Background We analysed data from the Paediatric Difficult Intubation Registry examining the use of direct laryngoscopy and GlideScope ® videolaryngoscopy. Methods Data collected by a multicentre, paediatric difficult intubation registry from 1295 patients were analysed. Rates of success and complications between direct laryngoscopy and GlideScope videolaryngoscopy were analysed. Results Initial (464/877 = 53% vs 33/828 = 4%, Z-Test = 22.2, P < 0.001) and eventual (720/877 = 82% vs. 174/828 = 21%, Z-Test = 25.2, P < 0.001) success rates for GlideScope were significantly higher than direct laryngoscopy. Children weighing <10 kg had lower success rates with the GlideScope than the group as a whole. There were no differences in complication rates per attempt between direct laryngoscopy and GlideScope. The direct laryngoscopy group had more complications associated with the greater number of attempts needed to intubate. There were no increased risks of hypoxia or trauma with GlideScope use. Each additional attempt at intubation with either device resulted in a two-fold increase in complications (odds ratio: 2.0, 95% confidence interval: 1.5-2.5, P < 0.001). Conclusions During difficult tracheal intubation in children, direct laryngoscopy is an overly used technique with a low chance of success. GlideScope use was associated with a higher chance of success with no increased risk of complications. GlideScope use in children with difficult tracheal intubation has a lower success rate than in adults with difficult tracheal intubation. Children weighing less than 10 kilograms had lower success rates with either device. Attempts should be minimized with either device to decrease complications.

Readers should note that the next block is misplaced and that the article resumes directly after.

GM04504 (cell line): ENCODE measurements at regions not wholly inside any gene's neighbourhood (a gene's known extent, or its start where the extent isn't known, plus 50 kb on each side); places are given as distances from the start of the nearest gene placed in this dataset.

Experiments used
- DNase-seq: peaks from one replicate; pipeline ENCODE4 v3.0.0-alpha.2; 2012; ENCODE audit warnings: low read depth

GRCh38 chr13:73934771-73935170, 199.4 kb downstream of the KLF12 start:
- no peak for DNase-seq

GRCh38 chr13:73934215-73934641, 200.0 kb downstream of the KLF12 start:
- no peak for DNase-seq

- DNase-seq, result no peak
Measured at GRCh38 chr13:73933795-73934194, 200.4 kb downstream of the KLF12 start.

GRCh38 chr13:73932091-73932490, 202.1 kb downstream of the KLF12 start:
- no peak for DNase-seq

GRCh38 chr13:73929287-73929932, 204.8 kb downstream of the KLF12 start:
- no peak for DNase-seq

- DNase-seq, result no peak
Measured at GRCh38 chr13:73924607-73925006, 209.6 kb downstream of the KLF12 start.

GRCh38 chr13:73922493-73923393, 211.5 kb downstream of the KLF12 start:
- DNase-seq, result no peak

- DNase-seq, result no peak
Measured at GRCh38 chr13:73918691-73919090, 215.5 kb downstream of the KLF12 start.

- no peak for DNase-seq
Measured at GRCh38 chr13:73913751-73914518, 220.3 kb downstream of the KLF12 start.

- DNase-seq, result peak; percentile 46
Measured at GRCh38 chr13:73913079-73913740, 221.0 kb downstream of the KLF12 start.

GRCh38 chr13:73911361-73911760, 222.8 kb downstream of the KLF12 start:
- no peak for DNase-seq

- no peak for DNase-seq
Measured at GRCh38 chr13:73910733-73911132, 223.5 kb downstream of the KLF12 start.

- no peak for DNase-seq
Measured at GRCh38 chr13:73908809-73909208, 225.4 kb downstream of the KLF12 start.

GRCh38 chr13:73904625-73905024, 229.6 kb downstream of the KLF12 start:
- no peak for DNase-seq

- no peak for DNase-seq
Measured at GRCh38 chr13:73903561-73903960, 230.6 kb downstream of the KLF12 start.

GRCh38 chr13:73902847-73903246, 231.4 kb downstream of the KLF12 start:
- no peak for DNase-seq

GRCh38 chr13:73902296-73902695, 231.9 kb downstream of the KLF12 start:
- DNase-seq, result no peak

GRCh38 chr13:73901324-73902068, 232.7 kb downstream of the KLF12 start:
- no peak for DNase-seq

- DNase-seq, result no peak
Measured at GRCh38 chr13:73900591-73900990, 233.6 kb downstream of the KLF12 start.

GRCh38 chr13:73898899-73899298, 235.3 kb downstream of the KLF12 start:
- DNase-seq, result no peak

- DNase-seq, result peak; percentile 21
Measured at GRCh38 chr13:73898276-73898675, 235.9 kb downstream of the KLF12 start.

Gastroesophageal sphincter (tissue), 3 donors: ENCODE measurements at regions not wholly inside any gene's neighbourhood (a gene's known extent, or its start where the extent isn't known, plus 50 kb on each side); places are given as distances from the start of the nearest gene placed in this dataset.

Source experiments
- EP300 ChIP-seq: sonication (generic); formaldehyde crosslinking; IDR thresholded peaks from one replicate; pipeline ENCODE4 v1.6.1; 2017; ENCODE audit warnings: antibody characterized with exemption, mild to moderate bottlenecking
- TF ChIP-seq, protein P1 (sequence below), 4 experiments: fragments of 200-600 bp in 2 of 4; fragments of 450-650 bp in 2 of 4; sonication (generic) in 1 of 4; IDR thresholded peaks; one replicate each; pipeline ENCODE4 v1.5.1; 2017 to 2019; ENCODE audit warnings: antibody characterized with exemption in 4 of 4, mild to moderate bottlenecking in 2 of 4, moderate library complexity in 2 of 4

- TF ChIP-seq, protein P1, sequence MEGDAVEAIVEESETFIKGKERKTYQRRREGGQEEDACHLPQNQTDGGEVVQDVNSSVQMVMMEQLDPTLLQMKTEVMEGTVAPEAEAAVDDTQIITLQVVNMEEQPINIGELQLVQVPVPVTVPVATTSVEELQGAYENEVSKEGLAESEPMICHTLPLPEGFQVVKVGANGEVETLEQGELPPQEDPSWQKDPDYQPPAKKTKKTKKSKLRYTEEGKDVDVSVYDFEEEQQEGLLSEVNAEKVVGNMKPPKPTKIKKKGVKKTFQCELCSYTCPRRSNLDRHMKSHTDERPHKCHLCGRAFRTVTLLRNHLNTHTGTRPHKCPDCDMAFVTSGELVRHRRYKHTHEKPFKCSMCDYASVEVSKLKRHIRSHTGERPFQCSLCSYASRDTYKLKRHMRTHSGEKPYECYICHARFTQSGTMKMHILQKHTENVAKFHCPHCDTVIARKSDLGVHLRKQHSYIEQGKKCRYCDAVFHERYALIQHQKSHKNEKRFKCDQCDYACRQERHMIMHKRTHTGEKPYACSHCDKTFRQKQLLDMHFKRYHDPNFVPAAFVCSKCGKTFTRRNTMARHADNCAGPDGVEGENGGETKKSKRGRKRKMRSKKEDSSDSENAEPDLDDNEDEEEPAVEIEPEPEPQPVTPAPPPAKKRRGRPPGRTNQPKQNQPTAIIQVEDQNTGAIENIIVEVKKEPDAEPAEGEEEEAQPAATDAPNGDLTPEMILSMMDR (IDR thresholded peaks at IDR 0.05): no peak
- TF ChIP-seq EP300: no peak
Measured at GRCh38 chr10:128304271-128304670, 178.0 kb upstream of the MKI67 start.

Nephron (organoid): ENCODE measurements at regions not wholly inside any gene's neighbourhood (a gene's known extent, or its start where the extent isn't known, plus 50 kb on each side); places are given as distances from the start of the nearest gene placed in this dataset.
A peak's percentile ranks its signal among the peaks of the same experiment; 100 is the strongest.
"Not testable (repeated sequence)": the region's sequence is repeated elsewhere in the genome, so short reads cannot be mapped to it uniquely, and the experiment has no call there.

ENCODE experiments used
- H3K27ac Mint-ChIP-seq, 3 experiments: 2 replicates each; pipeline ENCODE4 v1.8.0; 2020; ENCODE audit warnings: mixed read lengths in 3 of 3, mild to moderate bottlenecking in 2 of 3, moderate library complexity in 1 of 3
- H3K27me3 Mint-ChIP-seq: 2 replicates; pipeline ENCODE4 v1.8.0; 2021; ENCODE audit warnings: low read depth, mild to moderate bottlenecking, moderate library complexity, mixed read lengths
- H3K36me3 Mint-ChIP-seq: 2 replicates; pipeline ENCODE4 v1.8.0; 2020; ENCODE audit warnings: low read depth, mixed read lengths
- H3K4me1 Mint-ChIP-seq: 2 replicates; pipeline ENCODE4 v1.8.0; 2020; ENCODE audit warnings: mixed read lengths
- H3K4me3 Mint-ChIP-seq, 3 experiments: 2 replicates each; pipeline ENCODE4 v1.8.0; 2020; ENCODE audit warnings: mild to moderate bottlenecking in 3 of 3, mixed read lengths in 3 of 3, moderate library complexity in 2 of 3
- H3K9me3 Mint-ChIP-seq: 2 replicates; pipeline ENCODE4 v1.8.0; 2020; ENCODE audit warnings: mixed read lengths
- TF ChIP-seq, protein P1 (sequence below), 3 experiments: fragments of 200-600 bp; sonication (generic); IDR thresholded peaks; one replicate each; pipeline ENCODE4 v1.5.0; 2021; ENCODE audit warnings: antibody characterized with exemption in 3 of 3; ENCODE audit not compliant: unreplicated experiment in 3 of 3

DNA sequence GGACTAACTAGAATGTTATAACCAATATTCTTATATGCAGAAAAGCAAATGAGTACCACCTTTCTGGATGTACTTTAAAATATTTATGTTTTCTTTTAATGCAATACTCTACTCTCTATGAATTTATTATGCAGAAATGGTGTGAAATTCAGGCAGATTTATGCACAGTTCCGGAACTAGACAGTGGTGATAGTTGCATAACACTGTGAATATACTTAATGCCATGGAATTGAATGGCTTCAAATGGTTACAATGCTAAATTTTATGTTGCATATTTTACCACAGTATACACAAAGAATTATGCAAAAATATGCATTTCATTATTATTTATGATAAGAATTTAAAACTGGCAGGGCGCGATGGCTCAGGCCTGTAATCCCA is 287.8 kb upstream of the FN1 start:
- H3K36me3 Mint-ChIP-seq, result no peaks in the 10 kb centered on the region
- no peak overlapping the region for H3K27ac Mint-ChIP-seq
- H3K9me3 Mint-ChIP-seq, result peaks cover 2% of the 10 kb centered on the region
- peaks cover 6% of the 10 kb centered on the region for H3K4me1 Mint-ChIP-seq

Bibliographical noteFunding Information:
Supported by internal funding from the Department of Anesthesiology, Perioperative and Pain Medicine, Boston Children’s Hospital, Boston, MA, USA and the Department of Anesthesiology and Critical Care Medicine, The Children’s Hospital of Philadelphia, Perelman School of Medicine at the University of Pennsylvania, Philadelphia, Pennsylvania.
© The Author 2017. Published by Oxford University Press on behalf of the British Journal of Anaesthesia. All rights reserved.
- airway management
- difficult intubation
- intratracheal intubation